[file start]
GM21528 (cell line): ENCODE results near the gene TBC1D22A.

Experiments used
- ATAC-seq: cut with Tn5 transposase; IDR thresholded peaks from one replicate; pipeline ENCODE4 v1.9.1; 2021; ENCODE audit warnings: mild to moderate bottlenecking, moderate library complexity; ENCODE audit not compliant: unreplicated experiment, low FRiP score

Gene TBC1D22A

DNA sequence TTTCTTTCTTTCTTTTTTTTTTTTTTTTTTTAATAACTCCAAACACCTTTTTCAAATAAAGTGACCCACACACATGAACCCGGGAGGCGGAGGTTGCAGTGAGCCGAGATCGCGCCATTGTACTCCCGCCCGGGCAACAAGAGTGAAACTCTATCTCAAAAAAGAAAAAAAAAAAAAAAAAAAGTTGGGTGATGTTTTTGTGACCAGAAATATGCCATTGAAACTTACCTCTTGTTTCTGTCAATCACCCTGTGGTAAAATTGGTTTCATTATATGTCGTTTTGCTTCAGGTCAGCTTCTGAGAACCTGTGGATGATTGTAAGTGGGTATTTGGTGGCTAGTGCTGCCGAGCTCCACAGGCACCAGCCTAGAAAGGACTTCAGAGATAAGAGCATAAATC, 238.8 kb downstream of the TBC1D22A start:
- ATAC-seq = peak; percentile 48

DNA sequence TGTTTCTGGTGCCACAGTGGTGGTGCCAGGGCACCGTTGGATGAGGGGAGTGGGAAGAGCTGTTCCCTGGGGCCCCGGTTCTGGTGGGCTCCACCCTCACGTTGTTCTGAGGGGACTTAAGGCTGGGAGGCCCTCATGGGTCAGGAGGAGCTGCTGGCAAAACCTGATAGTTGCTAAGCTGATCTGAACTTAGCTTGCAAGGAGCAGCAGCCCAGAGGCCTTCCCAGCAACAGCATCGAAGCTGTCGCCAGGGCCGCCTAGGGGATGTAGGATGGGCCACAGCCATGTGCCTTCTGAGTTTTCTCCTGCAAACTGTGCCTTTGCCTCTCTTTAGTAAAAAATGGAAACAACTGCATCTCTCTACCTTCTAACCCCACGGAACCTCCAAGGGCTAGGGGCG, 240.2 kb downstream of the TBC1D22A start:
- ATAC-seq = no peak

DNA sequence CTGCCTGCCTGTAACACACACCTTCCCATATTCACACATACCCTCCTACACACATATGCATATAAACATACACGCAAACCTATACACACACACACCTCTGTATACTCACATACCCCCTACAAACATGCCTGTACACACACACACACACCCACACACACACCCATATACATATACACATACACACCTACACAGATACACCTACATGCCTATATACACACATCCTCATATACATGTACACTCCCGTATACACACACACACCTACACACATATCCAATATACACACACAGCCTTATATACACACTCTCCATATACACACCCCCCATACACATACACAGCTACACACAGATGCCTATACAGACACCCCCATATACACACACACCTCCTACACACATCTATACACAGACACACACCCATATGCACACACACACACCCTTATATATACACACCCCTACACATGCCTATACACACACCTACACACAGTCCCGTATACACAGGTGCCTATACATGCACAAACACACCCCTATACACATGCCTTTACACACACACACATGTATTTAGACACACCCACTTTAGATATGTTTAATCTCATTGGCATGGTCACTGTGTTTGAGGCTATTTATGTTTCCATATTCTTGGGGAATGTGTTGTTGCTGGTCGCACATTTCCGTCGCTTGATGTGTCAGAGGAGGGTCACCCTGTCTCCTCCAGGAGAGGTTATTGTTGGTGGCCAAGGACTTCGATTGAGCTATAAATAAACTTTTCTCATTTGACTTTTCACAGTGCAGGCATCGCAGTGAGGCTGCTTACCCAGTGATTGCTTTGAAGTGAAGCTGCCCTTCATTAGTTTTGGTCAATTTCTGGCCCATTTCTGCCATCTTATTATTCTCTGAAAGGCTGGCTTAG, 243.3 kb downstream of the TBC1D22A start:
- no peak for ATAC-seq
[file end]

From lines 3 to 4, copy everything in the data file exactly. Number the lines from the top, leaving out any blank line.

- ATAC-seq: cut with Tn5 transposase; IDR thresholded peaks from one replicate; pipeline ENCODE4 v1.9.1; 2021; ENCODE audit warnings: mild to moderate bottlenecking, moderate library complexity; ENCODE audit not compliant: unreplicated experiment, low FRiP score

Gene TBC1D22A